Blu-ray, Comics

TR Interview: Dredd Producer Adi Shankar on How The Voices Is His Garfield-Meets-Deadpool

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You might not know producer Adi Shankar’s name, but you know his work. Dredd first and foremost, of course, but also his “bootleg universe” shorts featuring characters he doesn’t own the rights to, like Venom, Punisher, the Power Rangers and James Bond.

The Voices, out on DVD and Blu-ray tomorrow, is not on the face of it a comic-book property, but a very dark comedy starring Ryan Reynolds as a schizophrenic who kills women at the behest of his pets. Yet its roots are more comic-based than you’d think – Persepolis creator Marjane Satrapi is the director, and as Shankar revealed to us, his inspiration came very much from some familiar properties.

Shankar, who also acts in the film, was kind enough to talk to us about it all.

LYT: When I was done watching The Voices, I was surprised to see your name in the acting credits. I was wondering, do you wear the face paint in your videos so that when you act you completely blend into the scenery and people don’t notice?

AS: [laughing]No. No, no, no, no, no, no. But in the acting, in The Voices in particular, that was my choice to have the braces put in and the goatee, and basically use my Indian accent. I didn’t want to be recognized in the role.

LYT: Right – which totally worked!

AS: Thank you, man. Thank you – that really means a lot to me. I went to school for acting and it’s a passion of mine. I never really thought I’d be able to actually do anything with it until Marjane called me up one day and was like, “Hey, I really want you to be in my movie – be in this movie.” I was like, “OK.”

LYT: Is it frustrating being known as a producer and not being able to pursue acting auditions as much? Do you worry that you might get seen as M. Night Shyamalan in Lady in the Water, where he cast himself as the writer who was going to save the world?

AS: Actually, thank you for asking that. Yes, it’s incredibly frustrating, in the sense that it was actually a huge chip on my shoulder for a number of years, until it dawned on me that I have a lot of actor friends who are just super–let’s call it famous, and household names – that whole thing – who think of themselves as more than just – “Hey, I’m more than just this famous face. I want to write and direct and produce.”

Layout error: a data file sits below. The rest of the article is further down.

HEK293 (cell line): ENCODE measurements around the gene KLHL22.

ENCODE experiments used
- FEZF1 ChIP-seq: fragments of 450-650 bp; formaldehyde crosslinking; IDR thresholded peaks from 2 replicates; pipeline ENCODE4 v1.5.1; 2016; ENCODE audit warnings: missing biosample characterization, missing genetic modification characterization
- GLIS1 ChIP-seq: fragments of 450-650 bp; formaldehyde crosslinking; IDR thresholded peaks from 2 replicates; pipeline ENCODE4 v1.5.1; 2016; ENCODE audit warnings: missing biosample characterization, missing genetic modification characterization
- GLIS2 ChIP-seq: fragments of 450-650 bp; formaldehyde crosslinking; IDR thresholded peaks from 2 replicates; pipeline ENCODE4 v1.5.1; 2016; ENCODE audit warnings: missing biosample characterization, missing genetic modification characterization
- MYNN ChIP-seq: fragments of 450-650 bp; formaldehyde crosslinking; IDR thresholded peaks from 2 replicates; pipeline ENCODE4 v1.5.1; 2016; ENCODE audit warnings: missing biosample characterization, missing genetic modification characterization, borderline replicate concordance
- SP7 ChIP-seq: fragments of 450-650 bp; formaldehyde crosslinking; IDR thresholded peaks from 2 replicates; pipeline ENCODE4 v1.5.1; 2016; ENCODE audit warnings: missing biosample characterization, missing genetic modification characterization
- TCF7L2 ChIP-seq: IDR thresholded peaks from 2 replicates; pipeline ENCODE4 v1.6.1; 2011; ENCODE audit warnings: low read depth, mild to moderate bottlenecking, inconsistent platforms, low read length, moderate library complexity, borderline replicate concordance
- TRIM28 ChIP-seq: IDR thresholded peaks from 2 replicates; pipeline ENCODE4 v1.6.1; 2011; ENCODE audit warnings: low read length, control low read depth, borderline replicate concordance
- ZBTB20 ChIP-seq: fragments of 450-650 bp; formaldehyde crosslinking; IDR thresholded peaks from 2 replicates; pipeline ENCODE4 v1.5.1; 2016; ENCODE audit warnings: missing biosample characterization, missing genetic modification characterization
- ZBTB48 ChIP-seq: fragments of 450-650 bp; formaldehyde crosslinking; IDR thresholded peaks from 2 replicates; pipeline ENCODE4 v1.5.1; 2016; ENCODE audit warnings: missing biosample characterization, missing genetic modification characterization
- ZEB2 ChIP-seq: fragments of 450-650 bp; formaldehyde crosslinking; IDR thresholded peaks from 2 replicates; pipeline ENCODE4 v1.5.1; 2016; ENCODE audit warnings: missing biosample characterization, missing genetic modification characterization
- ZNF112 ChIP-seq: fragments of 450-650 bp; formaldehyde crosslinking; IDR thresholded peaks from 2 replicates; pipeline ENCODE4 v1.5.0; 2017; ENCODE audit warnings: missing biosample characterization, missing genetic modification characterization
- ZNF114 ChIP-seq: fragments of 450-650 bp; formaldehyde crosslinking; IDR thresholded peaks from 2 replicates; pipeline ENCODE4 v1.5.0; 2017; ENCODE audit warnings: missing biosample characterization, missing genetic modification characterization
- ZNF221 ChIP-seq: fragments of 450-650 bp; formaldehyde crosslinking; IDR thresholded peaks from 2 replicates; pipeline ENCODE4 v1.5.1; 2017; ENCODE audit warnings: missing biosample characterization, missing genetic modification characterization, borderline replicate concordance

I came to realize that this is an issue that is not just unique to me. Imagine how Ben Affleck was received when he was like, “Yes, I want to direct a movie now.” “I’m sorry – you’re Ben Affleck, you’re not allowed to direct a movie.”

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LYT: Yeah.

AS: So it’s a little frustrating, or it was. Then at the end of last year, I was cast in two pretty big roles back-to-back. It’s gotten to the point, towards the end of last year, where I didn’t feel like a producer anymore, I just actually felt like an actor, because I literally spent two months acting. Hopefully I’ll get to the point where I’m seen as a multi-hyphenate.

LYT: Right. We ran that video on our site where you really laid out the economics of putting together a movie in really nice, concise terms. So based on what you just said, when you’re shopping around movies, how do people react when people say “Ben Affleck is the director of this” for the first time. Is that not a saleable point? Is it a saleable point?

AS: Honestly, the traditional foreign sales model is so ass-backwards. It’s more about faces on a poster than about the artistic process, right?

LYT: Right.

AS: So I don’t think people really care so much about Ben Affleck being a saleable point more so than “Oh, OK, are you going to be in it? Are you going to get Matt Damon in it?” You know what I mean?

LYT: Yeah.

AS: From the artistic community standpoint, you and I are going “Oh, can he actually deliver? Will this be a good movie?” From the distributor’s standpoint, all they’re seeing is a guy with a rolodex.

LYT: Right. I just wonder if they maybe see that they can put Ben Affleck’s name on the poster in one way or another, and that’s a saleable point?